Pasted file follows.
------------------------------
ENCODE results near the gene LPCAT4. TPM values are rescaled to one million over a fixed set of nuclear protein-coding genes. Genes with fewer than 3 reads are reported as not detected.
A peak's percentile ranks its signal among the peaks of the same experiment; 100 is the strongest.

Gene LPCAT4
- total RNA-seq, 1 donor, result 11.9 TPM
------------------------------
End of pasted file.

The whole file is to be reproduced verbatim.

ENCODE results near the gene LPCAT4. TPM values are rescaled to one million over a fixed set of nuclear protein-coding genes. Genes with fewer than 3 reads are reported as not detected.
A peak's percentile ranks its signal among the peaks of the same experiment; 100 is the strongest.

Gene LPCAT4
- total RNA-seq, 1 donor, result 11.9 TPM